The biggest misconception about vegan travel is that as a vegan you won’t find anything to eat in a foreign country and therefore starve. Vegan Without Frontiers is desperately fighting that misconception by traveling, eating out or in, and not starving. I think it is time we wrote a post about food, seeing as how that is one of the main concepts associated with veganism. We have just left the European continent and it is our third day in Turkey. It is about time to reflect upon our meals that we have been having for the past month.
Firstly let me start with eating out because that is usually the biggest “problem”. Having left the comforts of London, we stopped in France for about a week, then we drove through Switzerland into Italy. All of those places had easy access to “comfort” food: pizza sans fromage (without cheese). Many people think of pizza as a gooey cheesy meat platter on thin crust, but go to even the smallest restaurant that serves pizza and politely ask for a vegetarian pizza without cheese and they will serve it to you with tomato sauce and grilled (or sadly canned) vegetables. The same goes for pasta: there are four options, either spaghetti aglio olio e peperoncino, spaghetti all’arrabiata, spaghetti carrettiera, or just spaghetti with tomato sauce and no cheese or meat.
With pizza we have had more luck, even though sometimes we get the puzzled questions “why no cheese” or the downright dirty look of “you don’t know what you are missing out” from waiters. Spaghetti was a different story, sometimes we got a delicious plate of slightly spicy deliciously saucy pasta, and sometimes we had problems. In a restaurant at one campsite we asked for a plate of oily spicy spaghetti, and we got badly cooked pale plate of pasta with oil and garlic, and a few flecks of meat, probably from another cooked meal or an unwashed pan. Right before crossing into Albania from Montenegro, Jonathan got a plate of spaghetti with bacon pieces on top. He didn’t even touch it, and when the waiter asked why, we explained that we are “vegetarian”. The waiter was confused, because he thought the meal was vegetarian, but then as we pointed out the bacon he just shrugged. Clearly the reaction there was “why wouldn’t you eat this pasta with extra bits” not “I gave them a meal they didn’t want even after being asked if there was anything else in the pasta”. The whole notion that people just don’t eat certain things and rely on menu descriptions for details on listed items simply doesn’t come across once you leave the comforts of London. We tried a different approach as well, by asking the waiters what exactly is in certain foods. Most of the time this has helped a lot and worked in our favor, but one time it didn’t.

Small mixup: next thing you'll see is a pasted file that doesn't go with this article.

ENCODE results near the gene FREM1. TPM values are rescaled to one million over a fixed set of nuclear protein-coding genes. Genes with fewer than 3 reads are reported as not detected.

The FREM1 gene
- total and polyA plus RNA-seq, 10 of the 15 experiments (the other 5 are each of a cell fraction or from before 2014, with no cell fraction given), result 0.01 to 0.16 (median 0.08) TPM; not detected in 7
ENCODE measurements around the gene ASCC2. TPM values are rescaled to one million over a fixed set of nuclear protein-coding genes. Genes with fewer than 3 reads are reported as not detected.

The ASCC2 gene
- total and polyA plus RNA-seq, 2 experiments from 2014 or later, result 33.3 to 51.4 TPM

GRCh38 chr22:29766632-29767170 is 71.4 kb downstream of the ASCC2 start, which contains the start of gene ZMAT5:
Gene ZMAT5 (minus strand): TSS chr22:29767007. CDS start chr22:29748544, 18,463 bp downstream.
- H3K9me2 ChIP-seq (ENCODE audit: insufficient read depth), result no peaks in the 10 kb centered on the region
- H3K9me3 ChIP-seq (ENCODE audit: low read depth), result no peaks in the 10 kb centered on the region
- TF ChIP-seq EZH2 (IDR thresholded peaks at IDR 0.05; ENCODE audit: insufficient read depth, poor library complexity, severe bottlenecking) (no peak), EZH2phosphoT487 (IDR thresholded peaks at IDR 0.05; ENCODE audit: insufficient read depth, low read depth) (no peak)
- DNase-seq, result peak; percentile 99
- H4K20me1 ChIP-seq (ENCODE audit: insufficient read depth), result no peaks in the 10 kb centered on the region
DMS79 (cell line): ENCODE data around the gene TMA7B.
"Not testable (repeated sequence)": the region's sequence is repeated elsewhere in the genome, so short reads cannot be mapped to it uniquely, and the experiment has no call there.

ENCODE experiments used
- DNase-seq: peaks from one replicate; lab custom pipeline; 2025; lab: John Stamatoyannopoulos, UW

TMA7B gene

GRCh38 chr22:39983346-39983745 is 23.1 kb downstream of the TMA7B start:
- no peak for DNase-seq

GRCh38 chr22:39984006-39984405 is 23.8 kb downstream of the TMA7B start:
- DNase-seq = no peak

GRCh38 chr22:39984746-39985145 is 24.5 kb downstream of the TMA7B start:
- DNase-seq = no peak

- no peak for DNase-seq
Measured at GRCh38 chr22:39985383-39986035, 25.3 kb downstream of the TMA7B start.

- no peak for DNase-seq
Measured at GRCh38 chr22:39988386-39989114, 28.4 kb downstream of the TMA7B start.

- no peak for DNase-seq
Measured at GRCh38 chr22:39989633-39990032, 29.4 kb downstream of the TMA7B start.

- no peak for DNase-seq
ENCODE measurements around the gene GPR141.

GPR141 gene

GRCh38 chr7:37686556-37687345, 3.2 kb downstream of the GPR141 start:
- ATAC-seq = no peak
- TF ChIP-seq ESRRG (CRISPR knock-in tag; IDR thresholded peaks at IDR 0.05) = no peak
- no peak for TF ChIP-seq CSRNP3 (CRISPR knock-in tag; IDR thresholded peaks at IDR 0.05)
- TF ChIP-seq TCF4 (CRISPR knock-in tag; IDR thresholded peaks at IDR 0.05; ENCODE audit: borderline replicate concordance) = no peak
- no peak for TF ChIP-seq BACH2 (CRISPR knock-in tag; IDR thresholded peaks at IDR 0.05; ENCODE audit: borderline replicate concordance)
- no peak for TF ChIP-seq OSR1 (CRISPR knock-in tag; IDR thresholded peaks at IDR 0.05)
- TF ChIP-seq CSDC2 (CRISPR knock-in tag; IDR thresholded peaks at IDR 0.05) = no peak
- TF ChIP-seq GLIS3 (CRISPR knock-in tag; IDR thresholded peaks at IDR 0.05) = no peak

When we camped outside Ljubljana, and went to eat lunch at the camp restaurant, there wasn’t much on the menu that we could have. There was a salad of vegetables from this season, so I asked the waiter whether it had anything else in it. She shook her head, and told us it was only vegetables. I made double-sure: “No cheese?”. She said “No cheese!”. What came out was a bowl of soggy vegetables covered in a creamy sauce. I half-heartedly tried to take out the creamy bits but gave up. When the waiter came to clear the table, I pointed out that I don’t eat “creamy things” and she apologized but again, no other reaction. Maybe I am slightly spoiled by America, where if you barely touch your dish, the waiter will ask if it can be replaced. Here they just shrug and probably put you down as a weirdo. And by “here” I mean outside of London, Chicago or Prague, the three places I know so well.